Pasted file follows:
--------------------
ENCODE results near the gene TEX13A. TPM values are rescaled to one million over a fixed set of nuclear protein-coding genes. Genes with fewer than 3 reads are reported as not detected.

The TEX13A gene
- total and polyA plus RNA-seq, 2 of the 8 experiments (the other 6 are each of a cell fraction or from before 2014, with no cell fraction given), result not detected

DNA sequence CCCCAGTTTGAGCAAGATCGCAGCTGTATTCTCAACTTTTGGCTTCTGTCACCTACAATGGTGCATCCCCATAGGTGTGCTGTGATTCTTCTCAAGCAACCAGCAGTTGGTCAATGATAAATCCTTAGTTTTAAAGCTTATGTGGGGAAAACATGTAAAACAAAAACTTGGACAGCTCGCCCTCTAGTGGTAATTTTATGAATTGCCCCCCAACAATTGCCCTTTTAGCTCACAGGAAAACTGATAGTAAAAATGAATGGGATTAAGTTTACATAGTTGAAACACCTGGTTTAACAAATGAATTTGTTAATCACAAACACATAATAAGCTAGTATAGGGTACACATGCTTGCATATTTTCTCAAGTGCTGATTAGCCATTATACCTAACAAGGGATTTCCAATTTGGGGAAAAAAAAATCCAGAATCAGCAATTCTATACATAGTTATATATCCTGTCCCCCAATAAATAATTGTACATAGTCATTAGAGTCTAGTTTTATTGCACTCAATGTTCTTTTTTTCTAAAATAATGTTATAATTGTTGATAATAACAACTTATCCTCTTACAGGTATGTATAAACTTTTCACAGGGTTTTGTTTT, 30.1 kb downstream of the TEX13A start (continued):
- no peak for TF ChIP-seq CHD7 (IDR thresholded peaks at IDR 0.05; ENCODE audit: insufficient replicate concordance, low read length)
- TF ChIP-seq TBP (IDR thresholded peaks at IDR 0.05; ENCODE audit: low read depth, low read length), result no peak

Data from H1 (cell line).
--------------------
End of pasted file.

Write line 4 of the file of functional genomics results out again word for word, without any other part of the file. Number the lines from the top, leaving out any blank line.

DNA sequence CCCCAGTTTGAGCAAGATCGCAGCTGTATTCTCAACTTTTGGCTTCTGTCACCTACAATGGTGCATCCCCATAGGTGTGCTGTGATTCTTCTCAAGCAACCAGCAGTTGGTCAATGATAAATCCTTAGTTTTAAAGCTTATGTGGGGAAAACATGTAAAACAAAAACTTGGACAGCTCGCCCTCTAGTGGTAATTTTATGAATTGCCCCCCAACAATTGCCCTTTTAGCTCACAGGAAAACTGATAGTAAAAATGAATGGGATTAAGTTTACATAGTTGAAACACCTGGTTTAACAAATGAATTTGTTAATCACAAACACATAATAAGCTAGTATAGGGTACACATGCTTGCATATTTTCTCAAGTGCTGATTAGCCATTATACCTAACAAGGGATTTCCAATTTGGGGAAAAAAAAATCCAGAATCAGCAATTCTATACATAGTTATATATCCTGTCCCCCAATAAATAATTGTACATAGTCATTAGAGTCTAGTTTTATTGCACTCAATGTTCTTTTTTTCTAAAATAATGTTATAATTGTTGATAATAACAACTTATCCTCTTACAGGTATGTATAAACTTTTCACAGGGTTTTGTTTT, 30.1 kb downstream of the TEX13A start (continued):